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Power Mobility

Power Mobility
Michelle Lange, OTR, ABDA, ATP/SMS
August 10, 2015
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Learning Objectives

Our learning objectives for this course are that the participant will be able to:

  • Compare and contrast clinical indicators for scooters and power wheelchairs.
  • List three readiness indicators for power mobility.
  • List three power wheelchair alternative drive methods.  

Categories of Power Mobility

Power mobility devices fall into two main categories: power-operated vehicles or scooters and power wheelchairs.  Medicare refers to scooters as power-operated vehicles or POVs.  Each of these is designed to provide independent mobility using a motorized mobility base.

Goals of Power Mobility

Power mobility devices are designed to provide independent mobility to a client who is unable to self-propel a manual wheelchair or unable to self-propel a manual wheelchair efficiently.  There are some clients that we work with who can use a manual wheelchair, but perhaps not efficiently, safely, in a timely manner, without undue fatigue, or without undue cardiopulmonary effort.   If it is taking our client too much time or too much effort to complete the task, then this is not an efficient means of propulsion.  

Power Mobility Assessment

Clients who have an array of diagnoses and ages use power mobiity devices.  Clients having difficulty achieving independent, efficient mobility with other mobility options are the ones that may need power mobility.  Assessment of power mobility, just like assessment for more complex manual wheelchairs, is typically done with the wheelchair supplier.  Power wheelchairs tend to fall into two main categories: consumer level power wheelchairs and complex rehab power chairs.  Any power mobility device, whether it is a scooter or a power wheelchair, falls into an area of equipment where typically an ATP (Assistive Technology Practitioner) or a SMS (Seating and Mobility Specialist) may be involved.  We discussed those certifications in our last course.  It is very important to have competent team members involved so that the client is truly getting their very best solution.  When considering a power mobility device, the assessment needs to include several key items.  First, if this is the client’s initial power mobility device, we need to determine if the client is ready.  This is very pertinent with children.  Is this child ready for a power mobility device?  Once we determine that the client is ready for power mobility, we then have to determine what the best power mobility base is, including the optimal seating and best driving method.  For a lot of clients, the driving method will be a joystick, but not for all of our clients.  We also have to determine if power seating is required.  This can include features like a power tilt or power recline, and other related options that are available.


michelle lange

Michelle Lange, OTR, ABDA, ATP/SMS

Michelle is an occupational therapist with 25 years of experience and former Clinical Director of The Assistive Technology Clinics of The Children’s Hospital of Denver. She is a well-respected lecturer, both nationally and internationally and has authored 7 book chapters and over 175 articles. She is the editor of Fundamentals in Assistive Technology, 4th ed. Michelle is on the teaching faculty of RESNA and the University of Pittsburgh. She is on the RERC on Wheeled Mobility Advisory Board. Michelle is a credentialed ATP, credentialed SMS and is a Senior Disability Analyst of the ABDA.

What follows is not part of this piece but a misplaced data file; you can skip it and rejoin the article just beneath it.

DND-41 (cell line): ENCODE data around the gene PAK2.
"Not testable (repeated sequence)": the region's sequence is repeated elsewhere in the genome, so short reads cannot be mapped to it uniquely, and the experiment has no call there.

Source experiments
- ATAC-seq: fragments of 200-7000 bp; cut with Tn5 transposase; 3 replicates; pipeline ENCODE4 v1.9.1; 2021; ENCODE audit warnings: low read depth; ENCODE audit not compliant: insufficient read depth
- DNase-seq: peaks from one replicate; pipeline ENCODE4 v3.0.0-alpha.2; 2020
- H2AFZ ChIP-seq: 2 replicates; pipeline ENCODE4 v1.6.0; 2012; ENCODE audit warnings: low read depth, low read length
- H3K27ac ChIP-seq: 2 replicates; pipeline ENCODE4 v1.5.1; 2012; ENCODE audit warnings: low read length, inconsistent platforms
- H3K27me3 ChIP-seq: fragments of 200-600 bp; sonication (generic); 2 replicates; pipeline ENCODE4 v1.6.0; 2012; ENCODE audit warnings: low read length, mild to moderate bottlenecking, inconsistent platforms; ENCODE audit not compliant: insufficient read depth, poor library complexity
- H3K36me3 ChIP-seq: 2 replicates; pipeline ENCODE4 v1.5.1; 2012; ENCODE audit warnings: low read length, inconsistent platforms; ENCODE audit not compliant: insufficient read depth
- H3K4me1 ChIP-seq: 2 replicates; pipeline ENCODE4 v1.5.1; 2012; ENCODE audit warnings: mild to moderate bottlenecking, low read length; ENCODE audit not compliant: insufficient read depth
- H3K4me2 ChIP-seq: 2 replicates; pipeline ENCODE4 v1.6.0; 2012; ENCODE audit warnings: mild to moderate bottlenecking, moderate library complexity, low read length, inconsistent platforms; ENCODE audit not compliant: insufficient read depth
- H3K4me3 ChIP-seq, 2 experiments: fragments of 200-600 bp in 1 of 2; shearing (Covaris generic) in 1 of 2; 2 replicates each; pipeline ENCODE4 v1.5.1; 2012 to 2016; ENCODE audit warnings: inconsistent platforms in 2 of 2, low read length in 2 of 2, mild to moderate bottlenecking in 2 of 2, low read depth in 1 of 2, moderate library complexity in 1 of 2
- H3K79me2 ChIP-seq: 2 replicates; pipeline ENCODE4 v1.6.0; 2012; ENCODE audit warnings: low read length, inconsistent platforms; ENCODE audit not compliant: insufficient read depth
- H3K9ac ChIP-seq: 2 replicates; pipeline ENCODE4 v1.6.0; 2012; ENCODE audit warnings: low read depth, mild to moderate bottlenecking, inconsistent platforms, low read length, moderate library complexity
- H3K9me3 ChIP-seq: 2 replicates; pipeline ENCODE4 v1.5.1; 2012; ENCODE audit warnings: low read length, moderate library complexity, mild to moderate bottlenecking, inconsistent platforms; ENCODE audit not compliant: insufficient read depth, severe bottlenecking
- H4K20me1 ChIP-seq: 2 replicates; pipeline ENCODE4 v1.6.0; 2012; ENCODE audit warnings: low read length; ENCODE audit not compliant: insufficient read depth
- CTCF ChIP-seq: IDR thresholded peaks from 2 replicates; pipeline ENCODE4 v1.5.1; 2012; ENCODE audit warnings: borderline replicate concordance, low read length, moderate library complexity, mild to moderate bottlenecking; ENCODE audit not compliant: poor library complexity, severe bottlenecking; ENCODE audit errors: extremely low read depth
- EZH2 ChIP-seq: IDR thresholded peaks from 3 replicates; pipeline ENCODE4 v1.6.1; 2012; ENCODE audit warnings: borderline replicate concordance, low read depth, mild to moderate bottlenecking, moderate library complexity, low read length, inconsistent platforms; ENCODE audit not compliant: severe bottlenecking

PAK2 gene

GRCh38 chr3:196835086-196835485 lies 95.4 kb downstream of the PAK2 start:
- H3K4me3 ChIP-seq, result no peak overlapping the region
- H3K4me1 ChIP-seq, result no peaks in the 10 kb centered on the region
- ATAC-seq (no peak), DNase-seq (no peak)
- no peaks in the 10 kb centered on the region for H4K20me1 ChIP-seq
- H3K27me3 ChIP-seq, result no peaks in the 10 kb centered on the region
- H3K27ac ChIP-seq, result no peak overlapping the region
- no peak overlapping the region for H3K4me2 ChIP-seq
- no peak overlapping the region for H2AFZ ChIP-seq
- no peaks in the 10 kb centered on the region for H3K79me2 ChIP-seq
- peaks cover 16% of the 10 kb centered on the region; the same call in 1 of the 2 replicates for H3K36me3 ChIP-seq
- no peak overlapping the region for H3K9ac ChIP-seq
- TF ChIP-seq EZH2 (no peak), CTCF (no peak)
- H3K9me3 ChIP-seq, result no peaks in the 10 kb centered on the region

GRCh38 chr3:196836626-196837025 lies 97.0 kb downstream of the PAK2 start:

Related Courses

Service Delivery: Preparing for the ATP Exam
Presented by Michelle Lange, OTR, ABDA, ATP/SMS
Recorded Webinar
Course: #2620Level: Introductory1 Hour
The RESNA Assistive Technology Professional certification examination includes questions from a variety of content areas. One of those areas is Service Delivery. This module will cover the content area including ethics, standards of practice, information resources, service delivery systems and roles, consumer empowerment, quality assurance, outcomes, product development and liability.

Recreational Technologies: Preparing for the ATP Exam
Presented by Michelle Lange, OTR, ABDA, ATP/SMS
Recorded Webinar
Course: #2625Level: Introductory1 Hour
The RESNA Assistive Technology Professional certification examination includes questions from a variety of content areas. One of those areas is Recreational Technologies. This module will cover the content area including recreational technologies for people who have motor, cognitive, and/or sensory impairments. Areas addressed include play, games, sports, and exercise.

Sensory Technologies: Preparing for the ATP Exam
Presented by Michelle Lange, OTR, ABDA, ATP/SMS
Recorded Webinar
Course: #2630Level: Introductory1 Hour
The RESNA Assistive Technology Professional certification examination includes questions from a variety of content areas. One of those areas is Sensory Technologies. This module will cover the content area including technologies for people who are hard of hearing, deaf, have low vision, are blind or who are deaf blind.

Alternative and Augmentative Communication: Preparing for the ATP Exam
Presented by Michelle Lange, OTR, ABDA, ATP/SMS
Recorded Webinar
Course: #2633Level: Introductory1 Hour
This course presents Alternative and Augmentative Communication. Definitions, terminology, access methods and strategies to optimize use will be addressed. Mounting and interfacing with power wheelchairs will also be presented.

Cognitive Technologies: Preparing for the ATP Exam
Presented by Michelle Lange, OTR, ABDA, ATP/SMS
Recorded Webinar
Course: #2638Level: Introductory1 Hour
This course presents cognitive technologies which are designed to increase independence and safety for clients with cognitive impairments. Content includes definitions and categories of equipment, as well as examples.